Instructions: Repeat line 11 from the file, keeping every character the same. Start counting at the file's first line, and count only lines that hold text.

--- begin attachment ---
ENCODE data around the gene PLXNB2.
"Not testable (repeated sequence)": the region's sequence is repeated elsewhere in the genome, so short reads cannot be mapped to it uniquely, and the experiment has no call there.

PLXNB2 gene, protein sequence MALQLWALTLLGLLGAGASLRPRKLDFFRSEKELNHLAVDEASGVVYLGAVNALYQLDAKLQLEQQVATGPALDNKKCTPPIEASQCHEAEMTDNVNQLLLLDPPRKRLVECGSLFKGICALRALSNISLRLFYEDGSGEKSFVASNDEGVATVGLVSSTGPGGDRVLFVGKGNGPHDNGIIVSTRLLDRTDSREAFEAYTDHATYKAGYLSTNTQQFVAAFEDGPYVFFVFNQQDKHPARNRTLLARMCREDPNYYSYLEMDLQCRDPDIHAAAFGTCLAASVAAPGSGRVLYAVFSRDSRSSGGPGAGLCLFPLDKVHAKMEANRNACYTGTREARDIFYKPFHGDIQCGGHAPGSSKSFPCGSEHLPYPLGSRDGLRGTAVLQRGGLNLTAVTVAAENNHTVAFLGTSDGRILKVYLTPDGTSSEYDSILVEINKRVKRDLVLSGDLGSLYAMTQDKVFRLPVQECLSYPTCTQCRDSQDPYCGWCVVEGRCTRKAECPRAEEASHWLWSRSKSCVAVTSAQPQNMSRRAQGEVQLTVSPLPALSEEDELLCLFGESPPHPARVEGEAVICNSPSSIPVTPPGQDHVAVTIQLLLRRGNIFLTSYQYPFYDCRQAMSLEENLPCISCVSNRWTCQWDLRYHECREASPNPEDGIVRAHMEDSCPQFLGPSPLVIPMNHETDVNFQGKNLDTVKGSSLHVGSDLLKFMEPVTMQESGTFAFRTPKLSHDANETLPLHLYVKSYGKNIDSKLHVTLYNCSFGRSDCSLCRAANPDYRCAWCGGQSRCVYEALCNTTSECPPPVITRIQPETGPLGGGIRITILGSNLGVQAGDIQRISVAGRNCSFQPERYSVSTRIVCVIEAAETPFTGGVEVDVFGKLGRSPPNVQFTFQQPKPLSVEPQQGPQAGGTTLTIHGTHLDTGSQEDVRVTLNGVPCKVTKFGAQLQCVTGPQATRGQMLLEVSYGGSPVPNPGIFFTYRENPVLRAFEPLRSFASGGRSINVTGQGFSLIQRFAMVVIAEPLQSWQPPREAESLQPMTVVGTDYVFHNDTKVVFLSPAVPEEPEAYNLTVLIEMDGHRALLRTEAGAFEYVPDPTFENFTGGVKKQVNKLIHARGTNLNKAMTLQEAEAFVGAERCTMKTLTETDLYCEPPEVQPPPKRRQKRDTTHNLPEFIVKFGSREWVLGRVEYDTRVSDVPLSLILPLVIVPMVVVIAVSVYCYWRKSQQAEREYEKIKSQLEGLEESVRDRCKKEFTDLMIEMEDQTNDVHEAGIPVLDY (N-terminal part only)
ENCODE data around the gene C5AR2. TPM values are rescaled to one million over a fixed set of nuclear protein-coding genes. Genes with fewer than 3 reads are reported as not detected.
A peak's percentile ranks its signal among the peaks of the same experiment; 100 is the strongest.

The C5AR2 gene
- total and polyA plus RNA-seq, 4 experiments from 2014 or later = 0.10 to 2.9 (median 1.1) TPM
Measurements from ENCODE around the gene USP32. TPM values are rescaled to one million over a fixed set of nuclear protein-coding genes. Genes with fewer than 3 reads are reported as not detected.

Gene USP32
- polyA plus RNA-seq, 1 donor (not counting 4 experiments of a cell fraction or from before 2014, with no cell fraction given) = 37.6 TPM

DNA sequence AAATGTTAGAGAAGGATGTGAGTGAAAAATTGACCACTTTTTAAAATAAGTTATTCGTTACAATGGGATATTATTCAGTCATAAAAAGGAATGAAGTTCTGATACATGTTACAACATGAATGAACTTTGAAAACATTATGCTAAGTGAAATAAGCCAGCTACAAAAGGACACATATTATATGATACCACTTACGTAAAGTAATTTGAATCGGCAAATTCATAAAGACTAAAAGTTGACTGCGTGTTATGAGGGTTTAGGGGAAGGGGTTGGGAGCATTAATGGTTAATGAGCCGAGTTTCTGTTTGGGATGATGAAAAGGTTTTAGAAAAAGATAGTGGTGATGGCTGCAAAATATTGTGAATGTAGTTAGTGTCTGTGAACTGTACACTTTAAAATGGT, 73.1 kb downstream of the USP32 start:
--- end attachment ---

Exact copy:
DNA sequence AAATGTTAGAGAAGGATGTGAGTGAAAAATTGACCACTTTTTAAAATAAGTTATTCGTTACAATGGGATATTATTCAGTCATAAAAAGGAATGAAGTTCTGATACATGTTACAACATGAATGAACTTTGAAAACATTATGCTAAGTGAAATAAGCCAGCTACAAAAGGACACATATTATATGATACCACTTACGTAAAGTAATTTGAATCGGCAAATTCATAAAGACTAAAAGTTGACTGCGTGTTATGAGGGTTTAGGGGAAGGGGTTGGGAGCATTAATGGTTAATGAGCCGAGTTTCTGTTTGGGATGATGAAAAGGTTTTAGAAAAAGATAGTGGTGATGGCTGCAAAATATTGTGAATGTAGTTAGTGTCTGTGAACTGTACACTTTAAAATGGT, 73.1 kb downstream of the USP32 start: